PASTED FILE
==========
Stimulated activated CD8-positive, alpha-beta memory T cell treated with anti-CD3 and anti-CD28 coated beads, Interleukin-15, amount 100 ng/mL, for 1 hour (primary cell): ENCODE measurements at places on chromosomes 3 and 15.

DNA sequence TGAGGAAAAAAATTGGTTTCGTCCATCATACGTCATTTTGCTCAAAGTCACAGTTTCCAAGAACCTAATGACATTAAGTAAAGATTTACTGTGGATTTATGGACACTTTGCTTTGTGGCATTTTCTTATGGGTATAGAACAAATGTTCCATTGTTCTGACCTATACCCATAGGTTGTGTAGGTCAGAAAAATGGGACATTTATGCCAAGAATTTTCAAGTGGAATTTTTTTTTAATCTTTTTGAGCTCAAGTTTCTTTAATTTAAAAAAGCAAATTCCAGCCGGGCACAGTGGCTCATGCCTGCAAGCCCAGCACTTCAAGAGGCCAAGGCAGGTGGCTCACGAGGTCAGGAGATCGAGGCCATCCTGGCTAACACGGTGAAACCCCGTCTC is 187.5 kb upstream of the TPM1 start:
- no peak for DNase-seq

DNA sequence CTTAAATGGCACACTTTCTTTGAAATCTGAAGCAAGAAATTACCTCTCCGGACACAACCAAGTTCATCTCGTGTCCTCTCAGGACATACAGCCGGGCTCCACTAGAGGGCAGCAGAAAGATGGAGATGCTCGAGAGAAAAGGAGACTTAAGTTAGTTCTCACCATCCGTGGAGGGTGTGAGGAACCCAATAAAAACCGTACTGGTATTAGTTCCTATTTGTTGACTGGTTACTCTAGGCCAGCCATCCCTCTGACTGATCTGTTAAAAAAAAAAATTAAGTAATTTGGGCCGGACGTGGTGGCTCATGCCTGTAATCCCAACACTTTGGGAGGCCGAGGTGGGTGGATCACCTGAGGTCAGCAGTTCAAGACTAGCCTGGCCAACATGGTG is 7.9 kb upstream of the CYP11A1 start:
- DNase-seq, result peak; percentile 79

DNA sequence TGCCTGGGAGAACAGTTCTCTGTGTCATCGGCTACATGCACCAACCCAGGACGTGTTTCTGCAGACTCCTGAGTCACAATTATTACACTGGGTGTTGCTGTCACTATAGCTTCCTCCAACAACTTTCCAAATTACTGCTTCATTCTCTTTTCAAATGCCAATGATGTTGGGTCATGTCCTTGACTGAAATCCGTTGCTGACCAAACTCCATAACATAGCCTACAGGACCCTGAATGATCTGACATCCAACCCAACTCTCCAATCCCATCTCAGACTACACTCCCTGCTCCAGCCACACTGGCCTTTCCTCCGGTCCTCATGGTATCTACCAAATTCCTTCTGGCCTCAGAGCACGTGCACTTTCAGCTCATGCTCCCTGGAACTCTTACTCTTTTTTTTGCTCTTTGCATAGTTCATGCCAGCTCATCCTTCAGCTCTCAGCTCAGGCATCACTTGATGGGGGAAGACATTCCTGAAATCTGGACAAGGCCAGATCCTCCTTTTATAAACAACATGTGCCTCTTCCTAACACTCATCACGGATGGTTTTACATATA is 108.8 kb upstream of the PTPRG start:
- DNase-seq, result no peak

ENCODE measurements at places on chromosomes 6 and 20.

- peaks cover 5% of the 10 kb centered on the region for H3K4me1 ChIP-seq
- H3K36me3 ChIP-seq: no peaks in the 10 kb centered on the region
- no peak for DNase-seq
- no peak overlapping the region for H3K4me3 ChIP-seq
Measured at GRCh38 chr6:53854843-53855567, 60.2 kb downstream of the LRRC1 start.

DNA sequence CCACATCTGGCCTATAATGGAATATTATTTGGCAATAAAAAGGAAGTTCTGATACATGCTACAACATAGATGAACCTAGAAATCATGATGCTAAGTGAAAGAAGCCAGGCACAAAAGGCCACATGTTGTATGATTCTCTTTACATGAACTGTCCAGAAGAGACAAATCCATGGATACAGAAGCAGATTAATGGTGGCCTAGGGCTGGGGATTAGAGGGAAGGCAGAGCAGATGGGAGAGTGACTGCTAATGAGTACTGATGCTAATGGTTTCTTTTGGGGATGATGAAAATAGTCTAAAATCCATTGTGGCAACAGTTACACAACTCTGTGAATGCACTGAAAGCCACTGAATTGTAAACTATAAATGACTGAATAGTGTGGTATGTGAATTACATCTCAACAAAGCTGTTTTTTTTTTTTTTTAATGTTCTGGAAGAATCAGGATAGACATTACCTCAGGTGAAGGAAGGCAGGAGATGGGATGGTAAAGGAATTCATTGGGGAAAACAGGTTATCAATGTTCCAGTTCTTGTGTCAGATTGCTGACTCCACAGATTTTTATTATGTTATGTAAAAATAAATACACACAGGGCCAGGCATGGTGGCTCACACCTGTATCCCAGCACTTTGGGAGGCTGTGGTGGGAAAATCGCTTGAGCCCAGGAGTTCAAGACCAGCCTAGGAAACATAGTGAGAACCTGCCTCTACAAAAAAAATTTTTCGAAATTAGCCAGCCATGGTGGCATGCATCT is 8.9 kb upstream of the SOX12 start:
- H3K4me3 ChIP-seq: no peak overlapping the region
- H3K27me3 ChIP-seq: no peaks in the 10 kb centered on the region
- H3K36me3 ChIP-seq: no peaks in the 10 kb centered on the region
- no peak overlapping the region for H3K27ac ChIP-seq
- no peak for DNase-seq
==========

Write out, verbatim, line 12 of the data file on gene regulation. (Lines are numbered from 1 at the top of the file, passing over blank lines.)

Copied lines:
- no peak overlapping the region for H3K4me3 ChIP-seq